Updated: Dec 16, 2020
The #1 thing you can do for your child’s brain...
Talking is the single most important thing you can do for your child’s brain. Regular conversation is the message of Dr. Dana Suskind, founder of the Thirty Million Words Initiative at the university of Chicago.
It might seem simple, but the result is profound. A landmark study in 1995 found that in the first 3 years of life, some children were exposed to 30 million more word than others.
When these children entered primary school, they had a measurable advantage with bigger vocabularies and better reading skills. All of this translates to a positive early school experience which results in a more rewarding relationship with learning.
Language is what helps our brains develop to their potential and early exposure to language affects the way language networks are built in the brain. A child’s metal processing speed is shaped through rich engagement to language. The processing speed in the brain matters because it affects a broad range of cognitive skills, such as memory recall and problem solving.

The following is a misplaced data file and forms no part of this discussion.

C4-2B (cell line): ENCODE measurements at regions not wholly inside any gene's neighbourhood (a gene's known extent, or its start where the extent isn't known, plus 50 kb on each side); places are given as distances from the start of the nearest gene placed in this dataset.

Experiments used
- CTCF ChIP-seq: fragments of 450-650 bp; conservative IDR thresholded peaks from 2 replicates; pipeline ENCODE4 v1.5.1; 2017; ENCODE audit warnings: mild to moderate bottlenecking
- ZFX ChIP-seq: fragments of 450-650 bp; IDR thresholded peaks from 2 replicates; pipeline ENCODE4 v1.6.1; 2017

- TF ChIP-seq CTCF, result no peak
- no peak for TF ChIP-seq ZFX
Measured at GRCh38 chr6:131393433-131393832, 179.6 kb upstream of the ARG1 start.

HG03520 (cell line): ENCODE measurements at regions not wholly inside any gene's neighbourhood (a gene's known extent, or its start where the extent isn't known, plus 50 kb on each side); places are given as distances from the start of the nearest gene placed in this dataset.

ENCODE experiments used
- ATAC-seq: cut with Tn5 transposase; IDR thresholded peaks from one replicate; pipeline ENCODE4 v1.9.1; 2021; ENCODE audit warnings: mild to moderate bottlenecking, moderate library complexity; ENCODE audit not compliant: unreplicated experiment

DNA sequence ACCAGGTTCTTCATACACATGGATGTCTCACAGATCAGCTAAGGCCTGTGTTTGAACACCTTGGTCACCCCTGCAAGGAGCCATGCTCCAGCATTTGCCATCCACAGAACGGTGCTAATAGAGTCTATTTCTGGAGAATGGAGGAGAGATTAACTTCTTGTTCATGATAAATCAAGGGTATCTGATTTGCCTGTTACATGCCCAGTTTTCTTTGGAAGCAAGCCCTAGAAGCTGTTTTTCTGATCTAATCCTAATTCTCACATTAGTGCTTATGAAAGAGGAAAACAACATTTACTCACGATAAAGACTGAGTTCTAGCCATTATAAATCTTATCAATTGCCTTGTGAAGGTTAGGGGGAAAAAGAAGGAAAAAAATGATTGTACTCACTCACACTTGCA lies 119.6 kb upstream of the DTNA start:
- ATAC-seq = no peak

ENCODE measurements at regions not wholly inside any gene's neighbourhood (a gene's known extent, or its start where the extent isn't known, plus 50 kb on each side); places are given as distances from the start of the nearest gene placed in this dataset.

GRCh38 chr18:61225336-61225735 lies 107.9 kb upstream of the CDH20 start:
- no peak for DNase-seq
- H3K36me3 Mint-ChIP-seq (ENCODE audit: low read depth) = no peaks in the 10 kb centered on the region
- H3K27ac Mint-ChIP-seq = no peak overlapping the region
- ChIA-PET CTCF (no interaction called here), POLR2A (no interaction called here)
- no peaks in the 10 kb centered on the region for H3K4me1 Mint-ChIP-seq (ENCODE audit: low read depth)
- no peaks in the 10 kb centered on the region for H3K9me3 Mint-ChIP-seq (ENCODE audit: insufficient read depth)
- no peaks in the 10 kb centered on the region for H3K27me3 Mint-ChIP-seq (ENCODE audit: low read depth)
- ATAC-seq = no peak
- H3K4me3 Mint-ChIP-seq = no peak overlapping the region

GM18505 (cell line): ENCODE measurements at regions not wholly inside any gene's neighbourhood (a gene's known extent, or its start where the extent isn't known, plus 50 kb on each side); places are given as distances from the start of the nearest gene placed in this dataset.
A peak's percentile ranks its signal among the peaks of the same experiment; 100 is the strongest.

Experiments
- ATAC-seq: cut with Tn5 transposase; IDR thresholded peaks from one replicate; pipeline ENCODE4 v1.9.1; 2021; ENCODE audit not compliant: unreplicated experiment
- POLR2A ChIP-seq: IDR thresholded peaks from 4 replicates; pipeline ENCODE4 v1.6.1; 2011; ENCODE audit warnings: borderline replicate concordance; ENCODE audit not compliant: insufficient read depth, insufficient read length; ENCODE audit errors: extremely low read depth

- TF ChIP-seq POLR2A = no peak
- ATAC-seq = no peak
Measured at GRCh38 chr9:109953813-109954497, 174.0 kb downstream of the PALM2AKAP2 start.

As parents, whanau, and early childhood teachers we can have a profound impact on a child’s future. Talking to our babies is something we can all do and has a remarkable effect on their brain. At Tiny Stars we focus on open ended questions, song and books as a way to encourage conversation with the tamariki.
The Thirty Million Words initiative focuses on the Three T’s:
There is a natural progression from talking to our child to reading to our child.
A 2019 study published in the Journal of Developmental & Behavioural Pediatrics, found that children who are read to just once a day are exposed to around 78,000 words each year. Over five years, this adds up to 1.4 million words heard during story time. That’s just one book a day and does not take into account the conversations and questions we should be engaging in with our child at any opportunity.
“If all parents, everywhere,” writes Suskind, “understood that a word spoken to a young child is not simply a word but a building block for that child’s brain, nurturing a stable, empathetic, intelligent adult, and had the support to make it happen, what a different world this would be.”